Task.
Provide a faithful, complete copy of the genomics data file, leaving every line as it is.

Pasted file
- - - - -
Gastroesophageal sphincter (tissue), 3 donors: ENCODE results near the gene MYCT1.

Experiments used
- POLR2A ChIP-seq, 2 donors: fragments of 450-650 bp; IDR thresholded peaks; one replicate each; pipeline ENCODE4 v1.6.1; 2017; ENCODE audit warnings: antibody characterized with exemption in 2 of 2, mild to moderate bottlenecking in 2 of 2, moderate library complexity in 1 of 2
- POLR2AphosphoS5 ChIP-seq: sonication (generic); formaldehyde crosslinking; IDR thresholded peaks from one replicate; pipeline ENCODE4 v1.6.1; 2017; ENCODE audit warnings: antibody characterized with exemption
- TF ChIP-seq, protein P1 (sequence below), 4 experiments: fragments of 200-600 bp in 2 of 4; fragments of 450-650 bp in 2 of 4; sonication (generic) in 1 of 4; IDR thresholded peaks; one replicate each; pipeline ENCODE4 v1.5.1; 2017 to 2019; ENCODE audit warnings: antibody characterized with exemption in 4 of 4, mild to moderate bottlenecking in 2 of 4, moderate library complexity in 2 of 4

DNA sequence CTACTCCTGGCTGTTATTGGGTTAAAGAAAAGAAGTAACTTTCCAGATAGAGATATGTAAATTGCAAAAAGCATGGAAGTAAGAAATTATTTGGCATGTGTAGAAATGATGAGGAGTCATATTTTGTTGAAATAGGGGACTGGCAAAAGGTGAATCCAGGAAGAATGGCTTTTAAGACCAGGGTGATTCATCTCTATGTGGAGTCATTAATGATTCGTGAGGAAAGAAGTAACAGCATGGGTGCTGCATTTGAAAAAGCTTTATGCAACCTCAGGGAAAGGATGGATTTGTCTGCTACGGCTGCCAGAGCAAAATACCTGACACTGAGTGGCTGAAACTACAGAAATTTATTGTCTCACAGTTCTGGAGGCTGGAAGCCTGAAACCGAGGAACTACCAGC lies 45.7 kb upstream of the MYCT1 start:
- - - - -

Gastroesophageal sphincter (tissue), 3 donors: ENCODE results near the gene MYCT1.

Experiments used
- POLR2A ChIP-seq, 2 donors: fragments of 450-650 bp; IDR thresholded peaks; one replicate each; pipeline ENCODE4 v1.6.1; 2017; ENCODE audit warnings: antibody characterized with exemption in 2 of 2, mild to moderate bottlenecking in 2 of 2, moderate library complexity in 1 of 2
- POLR2AphosphoS5 ChIP-seq: sonication (generic); formaldehyde crosslinking; IDR thresholded peaks from one replicate; pipeline ENCODE4 v1.6.1; 2017; ENCODE audit warnings: antibody characterized with exemption
- TF ChIP-seq, protein P1 (sequence below), 4 experiments: fragments of 200-600 bp in 2 of 4; fragments of 450-650 bp in 2 of 4; sonication (generic) in 1 of 4; IDR thresholded peaks; one replicate each; pipeline ENCODE4 v1.5.1; 2017 to 2019; ENCODE audit warnings: antibody characterized with exemption in 4 of 4, mild to moderate bottlenecking in 2 of 4, moderate library complexity in 2 of 4

DNA sequence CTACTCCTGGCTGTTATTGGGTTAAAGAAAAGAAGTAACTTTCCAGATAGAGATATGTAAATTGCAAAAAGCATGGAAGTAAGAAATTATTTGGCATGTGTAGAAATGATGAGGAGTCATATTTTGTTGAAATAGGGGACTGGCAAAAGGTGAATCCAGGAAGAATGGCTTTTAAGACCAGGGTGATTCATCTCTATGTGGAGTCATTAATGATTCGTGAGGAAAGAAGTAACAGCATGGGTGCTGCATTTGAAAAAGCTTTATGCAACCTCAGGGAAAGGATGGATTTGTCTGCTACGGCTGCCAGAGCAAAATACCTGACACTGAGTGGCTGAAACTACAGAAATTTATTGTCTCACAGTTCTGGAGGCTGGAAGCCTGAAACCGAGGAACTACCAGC lies 45.7 kb upstream of the MYCT1 start: